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United States Court of Appeals,Sixth Circuit.

Michael RHINEHIMER, Plaintiff–Appellee, v. U.S. BANCORP INVESTMENTS, INC., Defendant–Appellant.

No. 13–6641.

Decided: May 28, 2015

Before DAUGHTREY, MOORE, and CLAY, Circuit Judges. ARGUED:Gregory Parker Rogers, Taft, Stettinius & Hollister LLP, Cincinnati, Ohio, for Appellant. Lynn D. Pundzak, Cincinnati, Ohio, for Appellee. ON BRIEF:Gregory Parker Rogers, Aisha H. Monem, Taft, Stettinius & Hollister LLP, Cincinnati, Ohio, for Appellant. Lynn D. Pundzak, Cincinnati, Ohio, for Appellee.


Defendant U.S. Bancorp Investments, Inc. (“Defendant” or “USBII”) appeals from judgment following a jury trial on Plaintiff Michael Rhinehimer's claim that he was disciplined and fired in retaliation for his complaint about fraud perpetrated on USBII customer Norbert Purcell, in violation of the Sarbanes–Oxley Act, 18 U.S.C. § 1514A. The only issue on appeal is whether Plaintiff established that he engaged in activity protected by § 1514A(a)(1). For the reasons set forth below, we AFFIRM the judgment of the district court.


Plaintiff filed his complaint in the instant action in 2011, alleging a single count of retaliation in violation of the Sarbanes–Oxley Act. The case was tried to a jury over five days in 2013. At trial, Plaintiff presented evidence that he was disciplined and fired in retaliation for an email he sent alerting one of his superiors to unsuitable trades made by a co-worker, Patrick Harrigan, to the detriment of Plaintiff's elderly client, Norbert Purcell. The trades, which are undisputed, occurred while Plaintiff was on disability leave. Plaintiff learned of the trades from his personal assistant shortly after they were made. He called his immediate supervisor twice to express concern about the trades, and finally wrote an email to his supervising principal, criticizing the trades for “destroy[ing]” Purcell's estate plan and asserting that the trades should never have been placed or approved. Upon returning, Plaintiff was specifically reprimanded for his email. His superiors also threatened his job, placed him on an aggressive “performance improvement plan,” and fired him when he ultimately failed to meet the plan goals.

The jury returned a verdict for Plaintiff and awarded damages for economic loss and emotional damages. Via special verdict form, the jury specifically found (1) that Plaintiff “proved by a preponderance of the evidence that, at the time of the complaint, he had an objectively reasonable belief that Mr. Harrigan had committed unsuitability fraud;” (2) that Plaintiff “further proved, by a preponderance of the evidence, that [Plaintiff's] email was a contributing factor in his termination;” and (3) that Defendant did not prove “by clear and convincing evidence that it would have discharged [Plaintiff] even if he had not sent the email.” (R. 114, Special Verdict Form, PGID 3850–51.)

A. Plaintiff's Employment at U.S. Bancorp Investments and His Knowledge Regarding Norbert Purcell

Plaintiff is a certified financial planner. He testified at trial that he had about twenty years of experience in financial consulting. Plaintiff testified that certification as a financial planner requires approximately three to five years of professional experience and three years of study on topics like insurance, investment, taxes, and estate planning, followed by a rigorous exam. Following the initial certification, a financial planner must adhere to certain ethical standards and engage in continuing education. Plaintiff was certified as a financial planner in 1999, and in 2005 he earned a charter financial consultant designation.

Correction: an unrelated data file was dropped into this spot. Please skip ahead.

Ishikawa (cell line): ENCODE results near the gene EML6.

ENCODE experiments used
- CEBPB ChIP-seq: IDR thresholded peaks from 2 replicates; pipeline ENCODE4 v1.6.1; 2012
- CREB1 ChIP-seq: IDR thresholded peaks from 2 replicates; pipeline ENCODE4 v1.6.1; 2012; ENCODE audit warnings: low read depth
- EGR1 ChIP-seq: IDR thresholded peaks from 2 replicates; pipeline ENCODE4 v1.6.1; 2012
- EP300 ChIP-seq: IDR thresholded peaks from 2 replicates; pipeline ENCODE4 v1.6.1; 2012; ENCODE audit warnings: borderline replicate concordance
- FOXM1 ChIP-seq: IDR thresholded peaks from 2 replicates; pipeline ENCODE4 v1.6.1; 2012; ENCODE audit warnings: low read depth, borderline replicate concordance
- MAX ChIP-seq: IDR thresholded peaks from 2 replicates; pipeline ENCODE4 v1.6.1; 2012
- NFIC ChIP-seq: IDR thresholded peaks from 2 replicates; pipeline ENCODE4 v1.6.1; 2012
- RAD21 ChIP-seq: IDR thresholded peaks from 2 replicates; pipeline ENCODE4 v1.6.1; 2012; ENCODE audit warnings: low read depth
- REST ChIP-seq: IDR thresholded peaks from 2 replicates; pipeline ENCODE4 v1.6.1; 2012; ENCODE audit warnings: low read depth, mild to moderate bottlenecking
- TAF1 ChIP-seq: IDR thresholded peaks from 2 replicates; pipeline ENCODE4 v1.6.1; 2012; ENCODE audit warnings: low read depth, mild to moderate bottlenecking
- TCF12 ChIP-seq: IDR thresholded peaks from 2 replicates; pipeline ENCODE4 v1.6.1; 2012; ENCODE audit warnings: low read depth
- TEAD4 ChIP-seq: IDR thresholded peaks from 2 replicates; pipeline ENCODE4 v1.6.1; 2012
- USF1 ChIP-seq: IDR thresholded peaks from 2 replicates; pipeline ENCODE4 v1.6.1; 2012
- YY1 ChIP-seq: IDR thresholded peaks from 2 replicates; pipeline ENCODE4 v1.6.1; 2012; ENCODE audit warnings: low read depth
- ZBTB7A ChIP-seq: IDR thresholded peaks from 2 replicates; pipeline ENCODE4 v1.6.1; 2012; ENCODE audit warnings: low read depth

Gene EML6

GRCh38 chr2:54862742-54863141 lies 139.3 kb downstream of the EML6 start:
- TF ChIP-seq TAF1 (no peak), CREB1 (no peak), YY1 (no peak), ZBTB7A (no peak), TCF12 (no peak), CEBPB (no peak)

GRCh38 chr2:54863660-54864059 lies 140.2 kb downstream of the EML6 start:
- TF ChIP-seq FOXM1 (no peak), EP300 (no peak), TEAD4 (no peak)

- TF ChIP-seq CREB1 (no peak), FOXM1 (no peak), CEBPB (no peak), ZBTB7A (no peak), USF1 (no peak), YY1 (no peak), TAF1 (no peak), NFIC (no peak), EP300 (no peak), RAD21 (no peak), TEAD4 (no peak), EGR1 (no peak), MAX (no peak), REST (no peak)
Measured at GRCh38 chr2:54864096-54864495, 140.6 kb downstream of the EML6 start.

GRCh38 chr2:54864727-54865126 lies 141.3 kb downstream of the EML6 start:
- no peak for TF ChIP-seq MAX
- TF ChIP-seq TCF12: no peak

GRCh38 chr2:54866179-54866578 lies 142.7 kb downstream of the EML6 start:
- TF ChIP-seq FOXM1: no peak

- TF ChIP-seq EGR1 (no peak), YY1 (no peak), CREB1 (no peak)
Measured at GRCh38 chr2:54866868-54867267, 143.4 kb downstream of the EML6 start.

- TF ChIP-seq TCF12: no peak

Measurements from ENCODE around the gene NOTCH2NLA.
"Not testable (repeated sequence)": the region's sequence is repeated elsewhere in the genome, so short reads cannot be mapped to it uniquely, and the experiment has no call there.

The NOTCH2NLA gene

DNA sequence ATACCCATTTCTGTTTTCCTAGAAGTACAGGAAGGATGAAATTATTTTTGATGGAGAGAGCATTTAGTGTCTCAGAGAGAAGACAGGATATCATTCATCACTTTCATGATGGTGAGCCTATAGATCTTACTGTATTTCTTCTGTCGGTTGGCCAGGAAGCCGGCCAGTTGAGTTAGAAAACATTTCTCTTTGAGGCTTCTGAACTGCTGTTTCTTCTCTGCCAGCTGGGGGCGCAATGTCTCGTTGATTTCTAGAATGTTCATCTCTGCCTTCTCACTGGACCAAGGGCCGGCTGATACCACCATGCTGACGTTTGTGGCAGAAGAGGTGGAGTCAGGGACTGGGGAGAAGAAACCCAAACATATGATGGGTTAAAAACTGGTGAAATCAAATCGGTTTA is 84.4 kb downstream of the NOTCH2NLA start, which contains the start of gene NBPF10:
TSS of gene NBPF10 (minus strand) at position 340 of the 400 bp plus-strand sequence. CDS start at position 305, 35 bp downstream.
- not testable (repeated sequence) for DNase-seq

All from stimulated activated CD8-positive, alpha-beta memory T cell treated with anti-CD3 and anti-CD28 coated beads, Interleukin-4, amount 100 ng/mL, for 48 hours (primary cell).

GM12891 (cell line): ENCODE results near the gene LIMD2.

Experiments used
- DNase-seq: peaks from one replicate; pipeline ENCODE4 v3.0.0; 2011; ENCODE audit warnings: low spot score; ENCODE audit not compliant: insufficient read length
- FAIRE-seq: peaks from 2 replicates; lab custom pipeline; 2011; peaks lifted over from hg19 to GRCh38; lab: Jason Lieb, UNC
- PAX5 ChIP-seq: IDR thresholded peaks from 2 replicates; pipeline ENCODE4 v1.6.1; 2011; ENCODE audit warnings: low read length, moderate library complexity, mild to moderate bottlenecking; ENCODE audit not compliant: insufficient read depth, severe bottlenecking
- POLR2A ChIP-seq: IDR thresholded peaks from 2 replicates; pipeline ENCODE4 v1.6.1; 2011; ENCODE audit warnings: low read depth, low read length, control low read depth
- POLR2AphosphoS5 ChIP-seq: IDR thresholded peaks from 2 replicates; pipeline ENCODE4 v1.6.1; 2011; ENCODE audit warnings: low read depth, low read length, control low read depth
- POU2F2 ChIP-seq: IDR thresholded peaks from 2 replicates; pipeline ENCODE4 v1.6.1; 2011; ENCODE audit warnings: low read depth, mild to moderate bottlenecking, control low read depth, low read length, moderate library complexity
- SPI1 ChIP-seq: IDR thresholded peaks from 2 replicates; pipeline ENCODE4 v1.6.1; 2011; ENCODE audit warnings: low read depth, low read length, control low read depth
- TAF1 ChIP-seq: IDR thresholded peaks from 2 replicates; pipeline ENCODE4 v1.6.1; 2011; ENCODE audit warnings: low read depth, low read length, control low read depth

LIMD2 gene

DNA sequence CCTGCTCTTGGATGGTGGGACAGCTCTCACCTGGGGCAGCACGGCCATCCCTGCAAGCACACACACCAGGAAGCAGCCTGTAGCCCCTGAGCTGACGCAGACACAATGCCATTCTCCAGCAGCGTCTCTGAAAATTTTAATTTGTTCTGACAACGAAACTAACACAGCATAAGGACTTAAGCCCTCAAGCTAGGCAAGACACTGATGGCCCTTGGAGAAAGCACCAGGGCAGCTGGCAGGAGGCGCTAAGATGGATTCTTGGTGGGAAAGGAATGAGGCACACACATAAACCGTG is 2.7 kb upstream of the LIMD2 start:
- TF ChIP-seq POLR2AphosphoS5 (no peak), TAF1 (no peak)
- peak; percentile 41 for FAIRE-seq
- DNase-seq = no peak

Plaintiff worked at USBII and a predecessor bank for eleven years as a financial advisor. In that capacity, he was assigned a territory covering four offices in Kentucky. Through his work at USBII, Plaintiff became acquainted with an elderly gentleman named Norbert Purcell. Plaintiff met Purcell early in his time with USBII through his work as a financial advisor for Purcell's brother. Plaintiff testified at trial that he and Purcell became friends over time. All of Purcell's assets were in a trust at the bank. Plaintiff described Purcell as a conservative investor who favored cash-like instruments.

Plaintiff testified that Purcell discussed estate planning with Plaintiff. The beneficiaries of Purcell's trust included his alma mater and his preferred charity. Purcell told Plaintiff that he wanted to leave some money for family members, and they discussed the need to set up an account solely in his name to fulfill those wishes. Plaintiff testified that they discussed this issue repeatedly over their ten year acquaintance. Plaintiff also testified that he observed Purcell's faculties decline over the decade he knew him:

He was elderly when we first met. I would imagine the mid 80s when I met him. And he was pretty sharp. But as time goes by, I would notice that he would ask me the same things at multiple meetings or we discussed at the last meeting.

You know, you could just tell that—he was in his mid 90s by this point, and he just, you know, was not nearly as sharp or cognizant of the things as he used to be. He was deteriorating.

(R. 126, Rhinehimer Tr. Test., PGID at 4050–51.)